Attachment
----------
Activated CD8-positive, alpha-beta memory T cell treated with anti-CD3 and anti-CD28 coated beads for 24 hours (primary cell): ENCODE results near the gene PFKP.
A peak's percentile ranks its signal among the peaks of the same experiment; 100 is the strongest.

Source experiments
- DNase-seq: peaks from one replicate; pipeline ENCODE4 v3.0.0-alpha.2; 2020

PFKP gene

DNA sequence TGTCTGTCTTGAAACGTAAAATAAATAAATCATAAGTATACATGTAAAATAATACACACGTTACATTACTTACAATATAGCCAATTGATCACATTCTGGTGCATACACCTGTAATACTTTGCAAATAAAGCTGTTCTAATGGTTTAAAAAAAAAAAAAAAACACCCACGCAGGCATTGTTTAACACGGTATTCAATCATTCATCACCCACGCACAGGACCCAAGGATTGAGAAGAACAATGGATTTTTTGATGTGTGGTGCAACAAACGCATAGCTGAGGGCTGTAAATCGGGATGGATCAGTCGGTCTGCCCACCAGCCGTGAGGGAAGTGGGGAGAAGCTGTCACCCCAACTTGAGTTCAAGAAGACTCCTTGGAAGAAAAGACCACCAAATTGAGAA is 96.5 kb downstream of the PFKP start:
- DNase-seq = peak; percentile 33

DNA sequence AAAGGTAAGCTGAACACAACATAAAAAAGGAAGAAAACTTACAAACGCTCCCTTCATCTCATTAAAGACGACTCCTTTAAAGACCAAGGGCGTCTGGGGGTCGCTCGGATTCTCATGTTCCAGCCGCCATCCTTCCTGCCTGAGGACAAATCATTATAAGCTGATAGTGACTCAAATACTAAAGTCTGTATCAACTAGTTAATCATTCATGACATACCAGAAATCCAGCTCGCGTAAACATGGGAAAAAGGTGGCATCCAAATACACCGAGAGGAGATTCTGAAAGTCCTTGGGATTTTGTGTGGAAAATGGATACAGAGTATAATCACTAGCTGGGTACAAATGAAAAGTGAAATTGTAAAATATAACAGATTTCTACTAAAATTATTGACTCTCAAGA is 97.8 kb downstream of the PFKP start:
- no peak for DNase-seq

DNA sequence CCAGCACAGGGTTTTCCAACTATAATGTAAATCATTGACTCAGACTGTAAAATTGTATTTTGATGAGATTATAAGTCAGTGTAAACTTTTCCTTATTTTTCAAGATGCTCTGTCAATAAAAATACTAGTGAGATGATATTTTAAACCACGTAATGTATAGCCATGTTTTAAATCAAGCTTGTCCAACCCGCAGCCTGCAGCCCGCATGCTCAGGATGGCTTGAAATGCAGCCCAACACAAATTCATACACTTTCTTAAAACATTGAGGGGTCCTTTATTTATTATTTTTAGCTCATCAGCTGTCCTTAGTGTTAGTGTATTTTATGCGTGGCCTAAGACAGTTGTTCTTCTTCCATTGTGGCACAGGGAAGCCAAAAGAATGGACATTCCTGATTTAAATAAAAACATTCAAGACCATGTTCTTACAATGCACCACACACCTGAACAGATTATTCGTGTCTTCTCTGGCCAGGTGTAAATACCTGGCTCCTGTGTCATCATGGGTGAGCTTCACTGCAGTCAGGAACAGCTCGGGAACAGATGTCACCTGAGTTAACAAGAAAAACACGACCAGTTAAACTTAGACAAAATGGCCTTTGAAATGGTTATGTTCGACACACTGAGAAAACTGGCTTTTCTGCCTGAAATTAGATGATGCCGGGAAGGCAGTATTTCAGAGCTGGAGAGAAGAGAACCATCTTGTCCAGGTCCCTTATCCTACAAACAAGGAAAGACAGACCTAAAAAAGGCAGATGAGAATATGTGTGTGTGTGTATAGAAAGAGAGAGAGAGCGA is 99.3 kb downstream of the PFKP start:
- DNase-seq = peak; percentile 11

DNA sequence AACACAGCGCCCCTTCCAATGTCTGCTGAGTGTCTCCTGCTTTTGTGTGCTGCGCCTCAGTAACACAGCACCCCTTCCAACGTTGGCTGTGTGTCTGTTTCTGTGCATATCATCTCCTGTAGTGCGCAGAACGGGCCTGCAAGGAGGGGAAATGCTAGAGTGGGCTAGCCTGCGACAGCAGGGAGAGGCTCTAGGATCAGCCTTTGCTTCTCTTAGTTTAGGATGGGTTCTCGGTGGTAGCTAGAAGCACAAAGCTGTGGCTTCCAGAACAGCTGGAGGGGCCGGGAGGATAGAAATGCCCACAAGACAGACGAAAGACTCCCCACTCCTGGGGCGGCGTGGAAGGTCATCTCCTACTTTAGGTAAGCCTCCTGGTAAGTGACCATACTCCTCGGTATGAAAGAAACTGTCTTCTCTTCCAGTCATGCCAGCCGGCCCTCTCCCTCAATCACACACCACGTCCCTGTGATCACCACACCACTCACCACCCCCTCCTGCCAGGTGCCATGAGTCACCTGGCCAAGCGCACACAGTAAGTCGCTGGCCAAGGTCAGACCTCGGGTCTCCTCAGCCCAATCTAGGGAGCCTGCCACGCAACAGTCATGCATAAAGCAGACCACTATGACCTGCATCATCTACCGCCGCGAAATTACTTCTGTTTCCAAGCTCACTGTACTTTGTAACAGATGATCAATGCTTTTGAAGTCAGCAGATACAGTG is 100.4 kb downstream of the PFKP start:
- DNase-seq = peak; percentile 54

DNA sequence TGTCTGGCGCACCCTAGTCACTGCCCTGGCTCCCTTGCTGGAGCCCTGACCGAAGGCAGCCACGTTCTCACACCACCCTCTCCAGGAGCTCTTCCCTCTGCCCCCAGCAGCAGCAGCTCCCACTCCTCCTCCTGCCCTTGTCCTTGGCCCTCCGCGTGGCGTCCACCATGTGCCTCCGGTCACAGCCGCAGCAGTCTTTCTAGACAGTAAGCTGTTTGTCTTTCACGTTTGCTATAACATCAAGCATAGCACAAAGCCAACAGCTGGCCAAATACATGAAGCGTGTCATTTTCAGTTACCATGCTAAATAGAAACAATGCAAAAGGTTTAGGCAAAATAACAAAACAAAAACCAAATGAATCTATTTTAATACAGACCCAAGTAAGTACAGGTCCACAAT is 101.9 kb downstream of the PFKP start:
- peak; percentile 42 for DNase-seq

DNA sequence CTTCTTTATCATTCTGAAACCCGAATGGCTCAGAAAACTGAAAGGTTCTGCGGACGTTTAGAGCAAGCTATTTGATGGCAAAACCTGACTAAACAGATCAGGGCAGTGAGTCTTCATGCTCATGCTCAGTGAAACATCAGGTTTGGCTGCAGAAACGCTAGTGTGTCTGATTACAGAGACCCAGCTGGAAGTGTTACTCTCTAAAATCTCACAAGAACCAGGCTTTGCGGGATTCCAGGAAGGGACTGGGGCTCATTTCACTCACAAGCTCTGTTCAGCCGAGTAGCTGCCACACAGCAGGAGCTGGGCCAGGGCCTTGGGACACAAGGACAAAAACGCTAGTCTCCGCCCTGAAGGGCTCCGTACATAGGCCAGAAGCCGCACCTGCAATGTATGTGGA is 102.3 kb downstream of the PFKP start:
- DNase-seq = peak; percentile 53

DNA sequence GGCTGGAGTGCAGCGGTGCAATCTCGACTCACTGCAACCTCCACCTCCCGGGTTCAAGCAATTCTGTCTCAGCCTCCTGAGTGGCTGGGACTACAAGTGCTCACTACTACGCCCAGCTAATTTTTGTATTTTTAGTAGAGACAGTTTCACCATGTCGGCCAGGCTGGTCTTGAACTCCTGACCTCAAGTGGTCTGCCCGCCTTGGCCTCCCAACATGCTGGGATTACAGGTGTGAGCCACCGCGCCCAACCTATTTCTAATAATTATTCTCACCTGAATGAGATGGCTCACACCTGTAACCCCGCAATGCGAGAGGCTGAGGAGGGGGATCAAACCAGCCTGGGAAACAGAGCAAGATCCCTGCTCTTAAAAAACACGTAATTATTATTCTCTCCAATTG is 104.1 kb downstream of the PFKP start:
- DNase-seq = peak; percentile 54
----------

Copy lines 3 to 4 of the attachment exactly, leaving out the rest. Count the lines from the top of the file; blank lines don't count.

Source experiments
- DNase-seq: peaks from one replicate; pipeline ENCODE4 v3.0.0-alpha.2; 2020